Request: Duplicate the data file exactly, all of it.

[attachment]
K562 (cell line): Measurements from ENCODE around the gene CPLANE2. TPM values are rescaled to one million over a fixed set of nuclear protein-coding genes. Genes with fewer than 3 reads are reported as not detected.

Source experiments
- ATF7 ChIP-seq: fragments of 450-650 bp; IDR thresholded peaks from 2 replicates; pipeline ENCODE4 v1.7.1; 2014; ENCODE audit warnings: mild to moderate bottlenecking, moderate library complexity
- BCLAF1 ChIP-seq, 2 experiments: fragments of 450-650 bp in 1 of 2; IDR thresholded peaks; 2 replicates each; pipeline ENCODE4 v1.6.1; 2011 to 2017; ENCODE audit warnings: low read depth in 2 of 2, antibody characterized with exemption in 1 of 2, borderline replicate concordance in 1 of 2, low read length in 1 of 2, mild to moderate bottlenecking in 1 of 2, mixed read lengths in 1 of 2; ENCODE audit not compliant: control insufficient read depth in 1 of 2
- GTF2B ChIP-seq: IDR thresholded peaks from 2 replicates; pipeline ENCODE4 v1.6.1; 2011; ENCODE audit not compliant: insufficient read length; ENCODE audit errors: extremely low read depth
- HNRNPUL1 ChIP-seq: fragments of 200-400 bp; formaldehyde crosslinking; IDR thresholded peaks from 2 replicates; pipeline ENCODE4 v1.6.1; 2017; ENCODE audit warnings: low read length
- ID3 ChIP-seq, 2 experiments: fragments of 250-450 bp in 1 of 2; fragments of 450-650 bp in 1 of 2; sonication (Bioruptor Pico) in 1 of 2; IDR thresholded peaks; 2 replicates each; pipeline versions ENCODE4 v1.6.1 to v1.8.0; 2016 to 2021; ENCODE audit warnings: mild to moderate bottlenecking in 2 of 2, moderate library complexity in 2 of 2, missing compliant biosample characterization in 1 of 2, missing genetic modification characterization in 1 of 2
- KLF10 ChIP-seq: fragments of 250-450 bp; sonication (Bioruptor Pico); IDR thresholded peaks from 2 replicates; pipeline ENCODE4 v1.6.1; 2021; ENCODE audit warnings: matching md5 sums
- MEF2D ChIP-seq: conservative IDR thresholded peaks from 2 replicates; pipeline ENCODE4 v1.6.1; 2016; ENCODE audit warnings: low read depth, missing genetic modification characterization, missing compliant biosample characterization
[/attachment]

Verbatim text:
K562 (cell line): Measurements from ENCODE around the gene CPLANE2. TPM values are rescaled to one million over a fixed set of nuclear protein-coding genes. Genes with fewer than 3 reads are reported as not detected.

Source experiments
- ATF7 ChIP-seq: fragments of 450-650 bp; IDR thresholded peaks from 2 replicates; pipeline ENCODE4 v1.7.1; 2014; ENCODE audit warnings: mild to moderate bottlenecking, moderate library complexity
- BCLAF1 ChIP-seq, 2 experiments: fragments of 450-650 bp in 1 of 2; IDR thresholded peaks; 2 replicates each; pipeline ENCODE4 v1.6.1; 2011 to 2017; ENCODE audit warnings: low read depth in 2 of 2, antibody characterized with exemption in 1 of 2, borderline replicate concordance in 1 of 2, low read length in 1 of 2, mild to moderate bottlenecking in 1 of 2, mixed read lengths in 1 of 2; ENCODE audit not compliant: control insufficient read depth in 1 of 2
- GTF2B ChIP-seq: IDR thresholded peaks from 2 replicates; pipeline ENCODE4 v1.6.1; 2011; ENCODE audit not compliant: insufficient read length; ENCODE audit errors: extremely low read depth
- HNRNPUL1 ChIP-seq: fragments of 200-400 bp; formaldehyde crosslinking; IDR thresholded peaks from 2 replicates; pipeline ENCODE4 v1.6.1; 2017; ENCODE audit warnings: low read length
- ID3 ChIP-seq, 2 experiments: fragments of 250-450 bp in 1 of 2; fragments of 450-650 bp in 1 of 2; sonication (Bioruptor Pico) in 1 of 2; IDR thresholded peaks; 2 replicates each; pipeline versions ENCODE4 v1.6.1 to v1.8.0; 2016 to 2021; ENCODE audit warnings: mild to moderate bottlenecking in 2 of 2, moderate library complexity in 2 of 2, missing compliant biosample characterization in 1 of 2, missing genetic modification characterization in 1 of 2
- KLF10 ChIP-seq: fragments of 250-450 bp; sonication (Bioruptor Pico); IDR thresholded peaks from 2 replicates; pipeline ENCODE4 v1.6.1; 2021; ENCODE audit warnings: matching md5 sums
- MEF2D ChIP-seq: conservative IDR thresholded peaks from 2 replicates; pipeline ENCODE4 v1.6.1; 2016; ENCODE audit warnings: low read depth, missing genetic modification characterization, missing compliant biosample characterization